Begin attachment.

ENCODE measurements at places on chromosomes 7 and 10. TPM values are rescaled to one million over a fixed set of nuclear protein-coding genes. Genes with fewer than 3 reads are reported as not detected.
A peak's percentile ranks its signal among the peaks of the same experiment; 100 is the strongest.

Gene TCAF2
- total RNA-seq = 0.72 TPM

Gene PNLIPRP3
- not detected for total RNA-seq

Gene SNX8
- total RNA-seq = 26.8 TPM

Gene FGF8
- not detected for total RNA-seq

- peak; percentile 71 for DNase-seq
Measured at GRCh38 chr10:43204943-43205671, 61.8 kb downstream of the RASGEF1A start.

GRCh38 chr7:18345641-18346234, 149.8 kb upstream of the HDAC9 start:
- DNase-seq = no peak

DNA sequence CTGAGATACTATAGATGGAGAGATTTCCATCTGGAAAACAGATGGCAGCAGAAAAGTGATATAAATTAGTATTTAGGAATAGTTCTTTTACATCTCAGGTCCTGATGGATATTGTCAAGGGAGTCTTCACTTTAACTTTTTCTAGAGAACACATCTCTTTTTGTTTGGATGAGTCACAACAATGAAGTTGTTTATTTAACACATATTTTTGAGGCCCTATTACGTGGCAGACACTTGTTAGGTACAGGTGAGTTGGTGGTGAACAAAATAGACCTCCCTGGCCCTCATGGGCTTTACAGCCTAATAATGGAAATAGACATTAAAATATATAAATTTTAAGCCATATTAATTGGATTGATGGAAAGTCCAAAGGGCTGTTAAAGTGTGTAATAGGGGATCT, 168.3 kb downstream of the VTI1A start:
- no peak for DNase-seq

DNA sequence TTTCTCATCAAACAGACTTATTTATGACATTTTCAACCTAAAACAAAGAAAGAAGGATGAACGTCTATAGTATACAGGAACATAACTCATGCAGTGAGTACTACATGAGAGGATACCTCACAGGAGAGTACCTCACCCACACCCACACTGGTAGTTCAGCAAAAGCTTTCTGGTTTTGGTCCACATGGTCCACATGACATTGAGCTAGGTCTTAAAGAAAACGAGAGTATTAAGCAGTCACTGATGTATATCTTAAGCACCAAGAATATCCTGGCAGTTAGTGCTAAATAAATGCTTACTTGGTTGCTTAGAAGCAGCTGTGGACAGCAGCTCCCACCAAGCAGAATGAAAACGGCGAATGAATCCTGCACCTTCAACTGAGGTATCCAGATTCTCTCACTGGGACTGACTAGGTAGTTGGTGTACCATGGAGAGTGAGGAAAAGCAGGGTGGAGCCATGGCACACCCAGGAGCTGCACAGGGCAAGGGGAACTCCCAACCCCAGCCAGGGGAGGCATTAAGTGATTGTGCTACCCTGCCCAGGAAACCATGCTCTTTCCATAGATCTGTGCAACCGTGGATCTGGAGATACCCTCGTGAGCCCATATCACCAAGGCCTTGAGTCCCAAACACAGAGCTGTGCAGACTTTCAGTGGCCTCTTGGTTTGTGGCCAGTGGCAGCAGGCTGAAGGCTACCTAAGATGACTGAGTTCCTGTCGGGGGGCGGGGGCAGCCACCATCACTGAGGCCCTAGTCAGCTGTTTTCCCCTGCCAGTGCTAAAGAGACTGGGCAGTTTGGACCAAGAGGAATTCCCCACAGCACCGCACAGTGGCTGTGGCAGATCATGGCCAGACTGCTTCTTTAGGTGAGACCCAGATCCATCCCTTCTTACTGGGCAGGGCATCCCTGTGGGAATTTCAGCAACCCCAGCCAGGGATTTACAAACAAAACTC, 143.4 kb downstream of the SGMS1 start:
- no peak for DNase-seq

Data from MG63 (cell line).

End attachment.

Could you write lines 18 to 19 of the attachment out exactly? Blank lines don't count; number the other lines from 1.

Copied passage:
- no peak for DNase-seq

Data from MG63 (cell line).